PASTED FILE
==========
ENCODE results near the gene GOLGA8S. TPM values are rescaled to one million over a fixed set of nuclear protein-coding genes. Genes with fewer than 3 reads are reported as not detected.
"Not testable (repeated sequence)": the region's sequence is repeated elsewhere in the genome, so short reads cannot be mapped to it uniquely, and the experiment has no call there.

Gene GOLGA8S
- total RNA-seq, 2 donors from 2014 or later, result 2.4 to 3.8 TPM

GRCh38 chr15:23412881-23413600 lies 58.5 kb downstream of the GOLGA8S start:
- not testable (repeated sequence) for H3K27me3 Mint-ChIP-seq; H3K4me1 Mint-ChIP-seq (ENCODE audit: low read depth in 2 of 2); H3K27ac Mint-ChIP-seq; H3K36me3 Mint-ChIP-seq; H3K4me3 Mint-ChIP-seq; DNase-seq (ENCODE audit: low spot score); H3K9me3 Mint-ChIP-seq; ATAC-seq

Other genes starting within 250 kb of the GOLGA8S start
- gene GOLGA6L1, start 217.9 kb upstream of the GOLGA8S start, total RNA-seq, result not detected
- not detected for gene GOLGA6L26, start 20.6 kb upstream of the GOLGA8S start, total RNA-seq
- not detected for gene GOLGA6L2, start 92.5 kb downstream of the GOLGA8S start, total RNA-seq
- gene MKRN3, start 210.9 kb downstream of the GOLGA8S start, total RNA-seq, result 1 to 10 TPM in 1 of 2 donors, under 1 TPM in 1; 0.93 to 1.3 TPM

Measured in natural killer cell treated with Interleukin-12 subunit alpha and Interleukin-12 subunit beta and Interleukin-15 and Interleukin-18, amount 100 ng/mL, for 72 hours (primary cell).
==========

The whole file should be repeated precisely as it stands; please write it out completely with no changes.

ENCODE results near the gene GOLGA8S. TPM values are rescaled to one million over a fixed set of nuclear protein-coding genes. Genes with fewer than 3 reads are reported as not detected.
"Not testable (repeated sequence)": the region's sequence is repeated elsewhere in the genome, so short reads cannot be mapped to it uniquely, and the experiment has no call there.

Gene GOLGA8S
- total RNA-seq, 2 donors from 2014 or later, result 2.4 to 3.8 TPM

GRCh38 chr15:23412881-23413600 lies 58.5 kb downstream of the GOLGA8S start:
- not testable (repeated sequence) for H3K27me3 Mint-ChIP-seq; H3K4me1 Mint-ChIP-seq (ENCODE audit: low read depth in 2 of 2); H3K27ac Mint-ChIP-seq; H3K36me3 Mint-ChIP-seq; H3K4me3 Mint-ChIP-seq; DNase-seq (ENCODE audit: low spot score); H3K9me3 Mint-ChIP-seq; ATAC-seq

Other genes starting within 250 kb of the GOLGA8S start
- gene GOLGA6L1, start 217.9 kb upstream of the GOLGA8S start, total RNA-seq, result not detected
- not detected for gene GOLGA6L26, start 20.6 kb upstream of the GOLGA8S start, total RNA-seq
- not detected for gene GOLGA6L2, start 92.5 kb downstream of the GOLGA8S start, total RNA-seq
- gene MKRN3, start 210.9 kb downstream of the GOLGA8S start, total RNA-seq, result 1 to 10 TPM in 1 of 2 donors, under 1 TPM in 1; 0.93 to 1.3 TPM

Measured in natural killer cell treated with Interleukin-12 subunit alpha and Interleukin-12 subunit beta and Interleukin-15 and Interleukin-18, amount 100 ng/mL, for 72 hours (primary cell).